The P-against-all problem is a large-scale string alignment problem that asks for a great amount of related alignment information. It is particularly interesting because there are so many ways to improve the speed of the solution by coming up with inventive methods for reducing the large amount of possibly redundant computation of the related alignment information.
The problem, simply stated, is as follows.
Assume that string P has length n and that string T has length m > n. Find the substring of T that has the shortest edit distance between itself and P. The edit distance between two strings is the minimum number of edit operations - insertions, deletions, and substitutions - needed to transform the first string into the second.
Note: The exact method of calculating the edit distance between two given substrings varies wildly between specific implementation and need. Values for the cost of insertion, deletion, and substitution are usually given by the description of a specific problem.
The most naive solution is to compute the edit distance between P and every single substring of T, of which there is a huge number. This takes on the order of n*m^3 time to calculate, which is ridiculously slow for a string T of any reasonable size.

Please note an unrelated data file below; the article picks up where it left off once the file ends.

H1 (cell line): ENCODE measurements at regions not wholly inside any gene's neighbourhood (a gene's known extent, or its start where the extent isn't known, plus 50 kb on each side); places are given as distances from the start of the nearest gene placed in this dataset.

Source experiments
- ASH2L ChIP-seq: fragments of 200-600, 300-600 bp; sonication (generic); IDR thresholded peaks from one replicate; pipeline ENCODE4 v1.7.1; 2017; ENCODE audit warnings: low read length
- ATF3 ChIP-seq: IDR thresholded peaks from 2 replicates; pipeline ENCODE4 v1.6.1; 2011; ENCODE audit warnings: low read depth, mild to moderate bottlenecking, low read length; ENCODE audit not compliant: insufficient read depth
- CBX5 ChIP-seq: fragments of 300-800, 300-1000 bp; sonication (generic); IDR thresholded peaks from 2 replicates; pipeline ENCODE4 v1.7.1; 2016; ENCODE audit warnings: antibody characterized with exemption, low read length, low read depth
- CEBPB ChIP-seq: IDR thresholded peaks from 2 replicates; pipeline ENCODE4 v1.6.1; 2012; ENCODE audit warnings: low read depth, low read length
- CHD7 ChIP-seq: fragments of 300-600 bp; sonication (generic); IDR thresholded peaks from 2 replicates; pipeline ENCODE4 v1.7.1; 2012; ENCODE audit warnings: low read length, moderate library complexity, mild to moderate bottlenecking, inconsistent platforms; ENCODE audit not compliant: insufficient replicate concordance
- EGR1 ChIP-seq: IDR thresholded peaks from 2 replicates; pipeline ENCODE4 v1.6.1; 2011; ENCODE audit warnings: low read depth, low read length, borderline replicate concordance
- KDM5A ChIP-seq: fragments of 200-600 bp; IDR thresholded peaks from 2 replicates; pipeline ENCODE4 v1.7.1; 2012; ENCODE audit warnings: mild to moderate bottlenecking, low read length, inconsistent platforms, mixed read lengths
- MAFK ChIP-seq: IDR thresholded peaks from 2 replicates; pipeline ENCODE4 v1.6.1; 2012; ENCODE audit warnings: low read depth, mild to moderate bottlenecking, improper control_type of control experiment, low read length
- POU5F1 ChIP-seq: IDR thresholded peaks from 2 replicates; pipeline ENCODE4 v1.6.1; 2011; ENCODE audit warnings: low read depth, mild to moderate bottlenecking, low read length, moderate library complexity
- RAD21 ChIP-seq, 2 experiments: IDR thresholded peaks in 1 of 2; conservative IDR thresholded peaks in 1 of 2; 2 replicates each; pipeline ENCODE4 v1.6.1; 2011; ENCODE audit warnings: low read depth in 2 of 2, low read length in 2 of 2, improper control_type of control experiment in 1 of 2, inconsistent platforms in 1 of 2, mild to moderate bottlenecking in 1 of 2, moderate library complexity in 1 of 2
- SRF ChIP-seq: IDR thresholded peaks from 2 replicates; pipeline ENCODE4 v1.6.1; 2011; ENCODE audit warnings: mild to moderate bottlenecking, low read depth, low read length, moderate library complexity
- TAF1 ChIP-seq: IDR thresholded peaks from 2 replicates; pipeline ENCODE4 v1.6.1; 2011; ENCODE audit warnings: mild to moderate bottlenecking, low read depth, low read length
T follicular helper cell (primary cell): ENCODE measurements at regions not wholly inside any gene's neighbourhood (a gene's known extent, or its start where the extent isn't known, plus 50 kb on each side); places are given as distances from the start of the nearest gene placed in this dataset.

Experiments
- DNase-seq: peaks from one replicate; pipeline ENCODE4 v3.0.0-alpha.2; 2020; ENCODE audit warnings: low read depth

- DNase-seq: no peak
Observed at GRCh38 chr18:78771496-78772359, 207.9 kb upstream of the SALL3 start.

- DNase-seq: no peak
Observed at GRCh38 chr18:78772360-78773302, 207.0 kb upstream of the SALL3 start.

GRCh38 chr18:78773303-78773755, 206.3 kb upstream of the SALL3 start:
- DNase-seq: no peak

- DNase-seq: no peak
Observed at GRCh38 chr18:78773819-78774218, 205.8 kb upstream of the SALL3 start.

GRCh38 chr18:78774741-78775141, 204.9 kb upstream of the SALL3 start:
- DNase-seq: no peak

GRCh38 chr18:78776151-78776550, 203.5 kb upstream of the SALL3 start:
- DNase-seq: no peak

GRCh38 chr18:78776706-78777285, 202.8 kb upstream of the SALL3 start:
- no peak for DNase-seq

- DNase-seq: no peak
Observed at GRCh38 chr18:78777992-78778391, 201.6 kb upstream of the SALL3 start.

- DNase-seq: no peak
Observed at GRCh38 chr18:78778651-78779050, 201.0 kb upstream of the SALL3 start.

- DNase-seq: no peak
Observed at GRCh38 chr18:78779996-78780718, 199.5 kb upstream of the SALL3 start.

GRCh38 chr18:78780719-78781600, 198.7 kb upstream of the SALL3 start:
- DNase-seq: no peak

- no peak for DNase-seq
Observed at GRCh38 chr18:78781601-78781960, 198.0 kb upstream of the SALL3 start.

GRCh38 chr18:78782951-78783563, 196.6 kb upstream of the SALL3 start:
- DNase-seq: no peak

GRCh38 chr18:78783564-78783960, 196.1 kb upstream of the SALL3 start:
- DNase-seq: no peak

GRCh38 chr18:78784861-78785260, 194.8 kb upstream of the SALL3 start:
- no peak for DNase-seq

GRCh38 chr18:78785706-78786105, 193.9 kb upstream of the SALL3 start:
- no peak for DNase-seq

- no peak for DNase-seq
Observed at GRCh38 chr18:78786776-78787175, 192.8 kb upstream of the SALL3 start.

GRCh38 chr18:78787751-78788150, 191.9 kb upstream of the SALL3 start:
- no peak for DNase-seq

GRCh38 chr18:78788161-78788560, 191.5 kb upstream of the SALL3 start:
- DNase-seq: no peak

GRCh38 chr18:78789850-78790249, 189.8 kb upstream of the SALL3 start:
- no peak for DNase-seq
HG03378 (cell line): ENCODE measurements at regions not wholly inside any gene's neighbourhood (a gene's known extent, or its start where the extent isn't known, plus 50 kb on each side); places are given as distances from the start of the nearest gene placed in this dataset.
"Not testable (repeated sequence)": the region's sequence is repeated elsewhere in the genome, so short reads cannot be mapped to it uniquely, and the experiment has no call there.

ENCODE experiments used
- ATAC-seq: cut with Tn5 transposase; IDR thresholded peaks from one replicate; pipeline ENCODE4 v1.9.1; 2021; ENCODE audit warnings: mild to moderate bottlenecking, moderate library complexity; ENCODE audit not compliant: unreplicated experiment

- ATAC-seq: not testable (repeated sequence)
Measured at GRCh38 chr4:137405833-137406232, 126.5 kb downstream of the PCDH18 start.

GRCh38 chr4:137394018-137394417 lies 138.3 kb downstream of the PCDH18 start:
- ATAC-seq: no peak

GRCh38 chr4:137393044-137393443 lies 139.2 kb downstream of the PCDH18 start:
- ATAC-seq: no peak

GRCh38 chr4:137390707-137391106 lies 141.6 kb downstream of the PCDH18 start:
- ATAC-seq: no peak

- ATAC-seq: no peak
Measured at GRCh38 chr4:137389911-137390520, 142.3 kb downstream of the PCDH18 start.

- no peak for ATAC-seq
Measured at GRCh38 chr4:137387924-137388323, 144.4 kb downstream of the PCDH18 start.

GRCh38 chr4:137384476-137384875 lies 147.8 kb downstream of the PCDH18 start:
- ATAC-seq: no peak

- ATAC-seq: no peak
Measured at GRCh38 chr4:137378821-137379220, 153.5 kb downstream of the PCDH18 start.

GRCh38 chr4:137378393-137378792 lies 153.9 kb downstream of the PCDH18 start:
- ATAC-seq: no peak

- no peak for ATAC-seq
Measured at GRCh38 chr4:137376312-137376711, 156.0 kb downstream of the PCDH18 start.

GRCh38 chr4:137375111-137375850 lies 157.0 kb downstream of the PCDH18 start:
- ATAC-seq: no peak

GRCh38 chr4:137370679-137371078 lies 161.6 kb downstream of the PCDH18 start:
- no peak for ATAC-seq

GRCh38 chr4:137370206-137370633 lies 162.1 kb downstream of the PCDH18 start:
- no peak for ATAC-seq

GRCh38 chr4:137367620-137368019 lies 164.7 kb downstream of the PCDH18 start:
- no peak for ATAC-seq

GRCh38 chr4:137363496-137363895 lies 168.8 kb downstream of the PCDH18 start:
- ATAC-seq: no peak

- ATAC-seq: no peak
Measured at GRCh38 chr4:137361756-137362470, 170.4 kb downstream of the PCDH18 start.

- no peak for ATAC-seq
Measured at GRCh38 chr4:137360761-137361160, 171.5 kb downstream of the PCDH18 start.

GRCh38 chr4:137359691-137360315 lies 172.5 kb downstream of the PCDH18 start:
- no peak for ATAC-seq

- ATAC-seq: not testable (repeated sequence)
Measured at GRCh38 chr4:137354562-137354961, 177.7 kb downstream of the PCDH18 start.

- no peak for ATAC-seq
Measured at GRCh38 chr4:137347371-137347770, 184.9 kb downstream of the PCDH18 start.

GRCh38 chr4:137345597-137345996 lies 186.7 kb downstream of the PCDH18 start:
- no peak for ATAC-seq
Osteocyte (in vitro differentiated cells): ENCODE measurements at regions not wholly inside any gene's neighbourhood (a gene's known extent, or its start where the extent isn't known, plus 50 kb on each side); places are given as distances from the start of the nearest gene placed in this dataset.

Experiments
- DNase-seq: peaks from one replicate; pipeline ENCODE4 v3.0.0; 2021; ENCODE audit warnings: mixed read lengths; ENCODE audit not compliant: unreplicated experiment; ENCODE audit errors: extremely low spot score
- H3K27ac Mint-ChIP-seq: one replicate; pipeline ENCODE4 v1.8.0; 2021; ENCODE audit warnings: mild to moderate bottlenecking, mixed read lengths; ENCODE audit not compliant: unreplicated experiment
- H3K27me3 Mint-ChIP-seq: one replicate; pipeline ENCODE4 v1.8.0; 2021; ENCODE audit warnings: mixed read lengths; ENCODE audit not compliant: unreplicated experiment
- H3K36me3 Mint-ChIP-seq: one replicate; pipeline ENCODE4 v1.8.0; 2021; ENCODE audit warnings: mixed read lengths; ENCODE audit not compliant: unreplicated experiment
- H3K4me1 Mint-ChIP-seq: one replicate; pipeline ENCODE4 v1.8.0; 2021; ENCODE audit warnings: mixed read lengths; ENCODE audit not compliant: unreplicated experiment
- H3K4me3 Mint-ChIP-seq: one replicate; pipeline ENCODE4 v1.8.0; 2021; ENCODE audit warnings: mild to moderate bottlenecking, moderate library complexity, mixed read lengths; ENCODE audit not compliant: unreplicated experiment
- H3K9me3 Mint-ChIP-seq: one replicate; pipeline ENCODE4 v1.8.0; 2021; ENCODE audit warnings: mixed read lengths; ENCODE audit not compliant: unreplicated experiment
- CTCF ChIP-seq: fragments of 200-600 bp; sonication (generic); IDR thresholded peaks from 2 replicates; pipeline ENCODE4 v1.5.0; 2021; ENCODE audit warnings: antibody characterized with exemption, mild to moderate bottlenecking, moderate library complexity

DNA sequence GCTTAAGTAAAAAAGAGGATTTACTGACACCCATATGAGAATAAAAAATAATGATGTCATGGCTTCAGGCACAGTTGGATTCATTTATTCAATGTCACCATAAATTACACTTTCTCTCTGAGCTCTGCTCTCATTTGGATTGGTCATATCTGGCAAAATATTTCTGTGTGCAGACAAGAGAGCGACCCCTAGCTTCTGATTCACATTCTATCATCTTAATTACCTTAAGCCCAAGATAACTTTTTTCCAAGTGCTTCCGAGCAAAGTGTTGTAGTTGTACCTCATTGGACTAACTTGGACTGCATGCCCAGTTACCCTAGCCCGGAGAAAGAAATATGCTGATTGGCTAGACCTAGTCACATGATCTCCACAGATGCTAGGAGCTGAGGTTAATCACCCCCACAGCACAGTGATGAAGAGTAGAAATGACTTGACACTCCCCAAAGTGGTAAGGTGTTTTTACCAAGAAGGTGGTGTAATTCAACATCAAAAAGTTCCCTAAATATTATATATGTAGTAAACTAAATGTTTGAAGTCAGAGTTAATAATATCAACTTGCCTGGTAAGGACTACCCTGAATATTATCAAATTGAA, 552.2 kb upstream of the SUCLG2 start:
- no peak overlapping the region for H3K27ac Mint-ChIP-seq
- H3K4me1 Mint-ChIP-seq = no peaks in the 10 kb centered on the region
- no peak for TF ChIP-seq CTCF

The first speedup for solving the problem comes with the realization that we only need to calculate the edit distances between P and each suffix S of T. In the process of calculating edit distance, we already calculate the value of each prefix of each element in S, so simply by retaining this information, we save ourselves time on the order of m, reducing the overall time to n*m^2.
We can reduce this even further if we assume that T is very large; this can be done by generating a suffix tree of T. Then we traverse the tree in a depth-first fashion, calculating every substring along a given path. Once you traverse back up to a node, simply store the value of P's edit distance with the particular substring between that node and the root.
By calculating the edit distances in a non-linear fashion, we take advantage of any and all redundancy in T. We then reduce the time needed to be on the order of n*(length of tree) + m^2. For a large T, this is another significant increase in speed.
This problem constantly pops up in inexact string matching, where two long strings need to be compared not for an exact match, but for the best of all the inexact matches. An example of this problem is when you compare a genetic sequence against GenBank, when you assemble contigs, or when trying to find passages in long texts, such as bible verse searches.